They ensure that these resources are available and accessible to those who need them. He/she also monitors performance against established metrics and makes adjustments where appropriate.
Monitoring and Evaluating Results
A business program manager must monitor and evaluate the results of programs. This involves tracking progress against defined metrics and reporting back to stakeholders.
This requires them to identify areas of improvement and adjust course accordingly.
The ultimate goal of a business program manager is to create value for the organization. To achieve this, he/she needs to understand the organization’s vision, mission, and values.
They should also know the strengths and weaknesses of the organization and its people.
Finally, they need a clear understanding of the market and industry in which the organization operates.
These skills are vital to being a successful business program manager.
What are the three activities that define program management?
Broadly speaking, there are three key activities involved in program management:
- Goal setting: The process of creating and agreeing upon a set of goals for a program.
- Resource allocation: Once the goals have been established, the next step is to allocate resources in order to achieve them. This includes people, money, equipment, and time.
- Risk management: Finally, risk management must be undertaken in order to identify potential risks and develop plans to mitigate them.
This list doesn’t do justice to those in the role, their aim is to ensure all program goals are successful, and all strategic objectives are met, and that often means having to juggle multiple responsibilities at the same time.
What are the key components of programme management?
We’ve taken a look at the key responsibilities, now let’s take a look at the everyday elements of program management.
Managing multiple projects
Program management is a more holistic approach to multiple projects, which are often aligned with strategic goals.
In order to successfully manage these projects, programme management includes a lot of planning and tracking features in order to align projects according to strategic goals.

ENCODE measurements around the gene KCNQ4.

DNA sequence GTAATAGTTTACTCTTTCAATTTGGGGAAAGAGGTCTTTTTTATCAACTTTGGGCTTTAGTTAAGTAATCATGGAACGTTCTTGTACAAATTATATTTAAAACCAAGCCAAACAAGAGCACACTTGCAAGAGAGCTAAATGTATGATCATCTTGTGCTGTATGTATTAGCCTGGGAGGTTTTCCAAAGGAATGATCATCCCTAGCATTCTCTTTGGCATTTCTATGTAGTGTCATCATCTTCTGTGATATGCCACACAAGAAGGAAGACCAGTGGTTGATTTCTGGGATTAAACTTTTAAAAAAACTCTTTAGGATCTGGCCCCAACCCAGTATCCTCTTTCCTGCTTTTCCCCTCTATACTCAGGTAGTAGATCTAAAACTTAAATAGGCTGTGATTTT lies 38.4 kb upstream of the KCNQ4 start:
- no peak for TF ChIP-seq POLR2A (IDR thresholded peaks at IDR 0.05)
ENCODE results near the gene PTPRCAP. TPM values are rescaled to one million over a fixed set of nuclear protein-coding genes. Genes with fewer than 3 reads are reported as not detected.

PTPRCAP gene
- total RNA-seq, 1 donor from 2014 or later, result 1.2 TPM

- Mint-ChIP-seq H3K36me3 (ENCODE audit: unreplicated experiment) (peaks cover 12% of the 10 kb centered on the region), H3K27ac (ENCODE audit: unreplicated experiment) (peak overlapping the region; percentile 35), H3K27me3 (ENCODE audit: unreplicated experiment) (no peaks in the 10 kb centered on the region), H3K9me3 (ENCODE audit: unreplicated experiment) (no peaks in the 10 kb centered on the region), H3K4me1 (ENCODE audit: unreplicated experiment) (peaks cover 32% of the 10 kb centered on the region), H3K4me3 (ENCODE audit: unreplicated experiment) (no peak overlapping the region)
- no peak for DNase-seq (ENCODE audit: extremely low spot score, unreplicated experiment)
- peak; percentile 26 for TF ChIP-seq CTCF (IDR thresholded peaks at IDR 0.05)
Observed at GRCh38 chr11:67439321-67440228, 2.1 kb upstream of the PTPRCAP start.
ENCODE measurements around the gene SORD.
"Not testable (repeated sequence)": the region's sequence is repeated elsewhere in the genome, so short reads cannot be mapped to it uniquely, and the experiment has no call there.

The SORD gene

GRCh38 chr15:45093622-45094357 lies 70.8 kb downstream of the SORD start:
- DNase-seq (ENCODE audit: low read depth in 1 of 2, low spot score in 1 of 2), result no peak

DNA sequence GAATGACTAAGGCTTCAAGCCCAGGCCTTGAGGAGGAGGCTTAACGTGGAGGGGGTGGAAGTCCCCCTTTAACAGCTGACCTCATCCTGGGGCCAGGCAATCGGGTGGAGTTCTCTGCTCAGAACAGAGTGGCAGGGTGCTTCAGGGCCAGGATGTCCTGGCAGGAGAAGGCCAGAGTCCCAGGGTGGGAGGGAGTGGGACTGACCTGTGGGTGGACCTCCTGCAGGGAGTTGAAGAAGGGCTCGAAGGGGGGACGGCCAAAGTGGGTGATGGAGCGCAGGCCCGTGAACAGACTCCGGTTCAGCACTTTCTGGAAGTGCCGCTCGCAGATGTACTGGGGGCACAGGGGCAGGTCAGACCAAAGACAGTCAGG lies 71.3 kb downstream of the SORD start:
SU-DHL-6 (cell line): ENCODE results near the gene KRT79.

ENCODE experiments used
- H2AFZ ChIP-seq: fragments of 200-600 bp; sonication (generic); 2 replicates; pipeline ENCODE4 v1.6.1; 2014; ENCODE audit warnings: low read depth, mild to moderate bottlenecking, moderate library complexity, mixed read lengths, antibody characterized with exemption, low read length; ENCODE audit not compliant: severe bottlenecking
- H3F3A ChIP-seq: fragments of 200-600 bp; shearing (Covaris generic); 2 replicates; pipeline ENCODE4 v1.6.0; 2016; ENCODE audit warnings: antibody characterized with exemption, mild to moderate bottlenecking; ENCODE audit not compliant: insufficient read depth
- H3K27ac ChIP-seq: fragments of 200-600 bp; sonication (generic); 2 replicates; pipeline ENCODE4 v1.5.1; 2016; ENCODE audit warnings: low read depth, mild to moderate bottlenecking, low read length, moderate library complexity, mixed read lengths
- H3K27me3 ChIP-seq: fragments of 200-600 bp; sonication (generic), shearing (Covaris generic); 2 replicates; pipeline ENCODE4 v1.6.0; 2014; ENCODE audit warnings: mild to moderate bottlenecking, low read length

It can be difficult to do this without the use of software like Asana, which offers great programme management features.
Optimizing resources across projects
Program management should focus on achieving a shared strategic vision by balancing resources with priorities.
Regular communication with the various project managers ensures resources can be correctly allocated and reallocated as priorities change.
Program management helps the organization optimize its resources by taking a more strategic view of project delivery.
By definition, program managers are viewed as strategy execution leaders and have deep knowledge about current organizational capabilities – they can see where improvements can be made and how best to allocate resources in order to achieve success.
The program management process starts with idea to delivery, with continuous planning being a part of every strategic roadmap.
Maximizing benefits across projects
Programme management provides benefits to teams by improving communication, aligning goals and objectives, measuring performance and mitigating risk.
Programs allow the organisation to translate strategy into actionable goals for success, and this requires communicating the business objective and resulting business benefits to those involved.
Program management can be executed at a team level or used as a program that spans across multiple teams within an organisation.
Metrics are aligned with the overall goals of a program and will help define projects and their intended value, which may change as strategy changes.
Monitoring key metrics is important for measuring return on investment and financial success. Examples of different types of result metrics include:
Operational metrics: Has the business measured an improved performance?
Customer satisfaction metrics: Has the business measured increasing customer satisfaction or a reduction in the number of complaints?
Financial metric: Has the business increased revenue? Decreased costs? Or reduced expenses?
Monitoring metrics allows the program manager to understand if the strategic plan has been successful, and if not, to take corrective action as required.
Ensuring successful delivery of projects
A program manager is responsible for the coordination of multiple projects. The focus of a program manager is not just on one project but how these projects are working together to achieve a shared strategic vision.
This requires regular monitoring of projects, stakeholder management, and problem solving keeping the larger goal in mind.